OAKLAND, Calif. — The San Francisco Bay Area’s legal community is abuzz over a death-penalty appeal that claims a respected late Jewish judge advised a prosecutor to exclude Jews from a jury because, since the Holocaust, “no Jew would vote to send a defendant to the gas chamber.”
Former Alameda County prosecutor Jack Quatman, now in private practice in Whitefish, Mont., gave a six-page declaration in which he claimed the late Alameda County Superior Court Judge Stanley P. Golde urged him to reject Jews from a jury that would consider the fate of Fred Freeman, a man who ultimately was convicted for the 1984 shooting murder of a Berkeley bar patron. Freeman has been on death row at California’s San Quentin State Prison ever since.
“Judge Golde called me into chambers and asked rhetorically, ‘Quatman, what are you doing?’” Quatman related in his declaration. “When I asked what the problem was, he said I had not challenged a prospective juror who was Jewish. Judge Golde was a very plainspoken man who was not shy about expressing his opinion. He said I could not have a Jew on the jury, and asked me if I was aware that when Adolph Eichman [sic] was apprehended after World War II there was a major controversy in Israel over whether he should be executed.”
Quatman’s declaration is part of Freeman’s habeas corpus petition to California’s Supreme Court, which upheld his sentence in 1994, but now is being asked to reconsider based on these new facts. Prosecutors claim that these aren’t facts at all, just a desperate attempt to avoid lethal injection — at the cost of a deceased jurist’s reputation.
“Judge Golde was extremely well respected here, very well respected in the Jewish community, and the sad part is, obviously, that things are being said about him after his death so that he’s not in a position to defend himself,” Alameda County District Attorney Thomas Orloff said. “That’s what we’re going to be doing.”
Orloff’s office is working with the California Attorney General’s Office to keep Freeman on death row and, in doing so, remove the tarnish from Golde’s name. The state Supreme Court has appointed a special referee to hold a March 22 evidentiary hearing on whether Quatman’s allegations are true.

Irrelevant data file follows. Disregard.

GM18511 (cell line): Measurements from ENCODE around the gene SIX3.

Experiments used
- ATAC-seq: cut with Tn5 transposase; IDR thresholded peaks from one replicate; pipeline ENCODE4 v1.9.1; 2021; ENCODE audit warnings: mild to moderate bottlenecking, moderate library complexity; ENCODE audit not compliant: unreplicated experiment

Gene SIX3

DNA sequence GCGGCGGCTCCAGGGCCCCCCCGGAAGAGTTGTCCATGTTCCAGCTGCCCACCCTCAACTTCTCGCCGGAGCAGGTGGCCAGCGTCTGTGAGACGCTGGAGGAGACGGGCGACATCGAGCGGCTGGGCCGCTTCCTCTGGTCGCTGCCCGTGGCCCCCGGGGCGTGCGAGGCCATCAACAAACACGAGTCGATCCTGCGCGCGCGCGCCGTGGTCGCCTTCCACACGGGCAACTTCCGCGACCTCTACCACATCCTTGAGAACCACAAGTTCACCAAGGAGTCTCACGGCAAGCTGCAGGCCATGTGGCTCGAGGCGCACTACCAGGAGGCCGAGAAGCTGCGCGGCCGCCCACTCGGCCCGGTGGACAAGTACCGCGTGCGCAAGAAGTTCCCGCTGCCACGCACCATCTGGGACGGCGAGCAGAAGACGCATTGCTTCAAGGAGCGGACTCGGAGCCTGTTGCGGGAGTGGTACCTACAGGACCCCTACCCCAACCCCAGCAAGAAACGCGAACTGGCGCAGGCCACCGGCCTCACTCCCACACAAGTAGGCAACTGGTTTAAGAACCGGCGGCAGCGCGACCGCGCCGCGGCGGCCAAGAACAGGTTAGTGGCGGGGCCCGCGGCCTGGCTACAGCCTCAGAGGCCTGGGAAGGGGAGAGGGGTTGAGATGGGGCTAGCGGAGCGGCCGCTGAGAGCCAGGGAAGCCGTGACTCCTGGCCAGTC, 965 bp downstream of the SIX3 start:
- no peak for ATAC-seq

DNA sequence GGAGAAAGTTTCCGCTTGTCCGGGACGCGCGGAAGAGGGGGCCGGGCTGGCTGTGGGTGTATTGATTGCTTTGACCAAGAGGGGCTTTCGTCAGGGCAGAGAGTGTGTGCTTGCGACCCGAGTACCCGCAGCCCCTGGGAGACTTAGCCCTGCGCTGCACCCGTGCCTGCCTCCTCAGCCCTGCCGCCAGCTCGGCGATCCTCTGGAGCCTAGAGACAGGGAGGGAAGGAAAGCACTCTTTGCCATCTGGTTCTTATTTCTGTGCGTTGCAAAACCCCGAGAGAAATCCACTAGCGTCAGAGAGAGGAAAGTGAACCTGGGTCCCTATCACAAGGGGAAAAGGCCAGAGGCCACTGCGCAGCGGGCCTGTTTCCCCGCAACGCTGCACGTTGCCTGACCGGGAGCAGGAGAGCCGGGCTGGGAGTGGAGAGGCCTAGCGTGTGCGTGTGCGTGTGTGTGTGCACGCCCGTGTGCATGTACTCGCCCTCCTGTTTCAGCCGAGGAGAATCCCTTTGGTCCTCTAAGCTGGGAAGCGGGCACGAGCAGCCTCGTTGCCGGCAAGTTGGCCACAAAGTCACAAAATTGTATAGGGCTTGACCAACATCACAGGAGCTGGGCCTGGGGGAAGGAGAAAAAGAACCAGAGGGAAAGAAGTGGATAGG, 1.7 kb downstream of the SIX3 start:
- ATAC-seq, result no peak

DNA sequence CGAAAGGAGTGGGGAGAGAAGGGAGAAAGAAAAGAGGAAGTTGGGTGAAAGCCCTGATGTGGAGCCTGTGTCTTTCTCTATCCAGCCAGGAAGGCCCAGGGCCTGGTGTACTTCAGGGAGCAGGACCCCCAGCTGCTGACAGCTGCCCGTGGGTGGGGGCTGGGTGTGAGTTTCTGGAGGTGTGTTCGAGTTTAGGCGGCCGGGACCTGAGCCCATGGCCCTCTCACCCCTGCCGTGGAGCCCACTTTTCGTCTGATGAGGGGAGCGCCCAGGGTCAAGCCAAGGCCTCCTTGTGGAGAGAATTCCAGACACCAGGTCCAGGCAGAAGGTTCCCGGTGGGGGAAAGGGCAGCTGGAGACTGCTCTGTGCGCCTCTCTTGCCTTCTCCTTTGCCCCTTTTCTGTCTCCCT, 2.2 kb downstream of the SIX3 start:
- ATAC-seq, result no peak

Born and raised in St. Louis, Golde was the only child of Russian and Lithuanian immigrants who strove against poverty and antisemitism toward a law degree from the University of California at Berkeley. He made a name for himself as a criminal defense attorney, representing targets of Sen. Joseph McCarthy’s House Un-American Activities Committee in the 1950s, and Berkeley Free Speech activists after a 1964 campus sit-in.
He was named to the bench in 1973 by then-governor Ronald Reagan on the advice of his good friend, former Alameda County prosecutor Edwin Meese. Despite finding capital punishment morally repugnant, he upheld California’s law and pronounced many death sentences in his quarter-century on the bench. Although he occasionally took some heat from appellate courts — particularly for deviating from the language of state-mandated jury instructions — he was regarded as a dean among local jurists. He died of stomach cancer in 1998, at age 70.
The California Habeas Corpus Resource Center now represents Freeman, the convicted man in whose defense Quatman gave his declaration; senior counsel Shelley Sandusky said the center is a state-funded agency, and as such can’t comment on pending litigation. Deputy Attorney General Morris Lenk, representing the state, referred questions to Alameda County Deputy District Attorney Morris Jacobson, with whom he’s working against Freeman’s petition.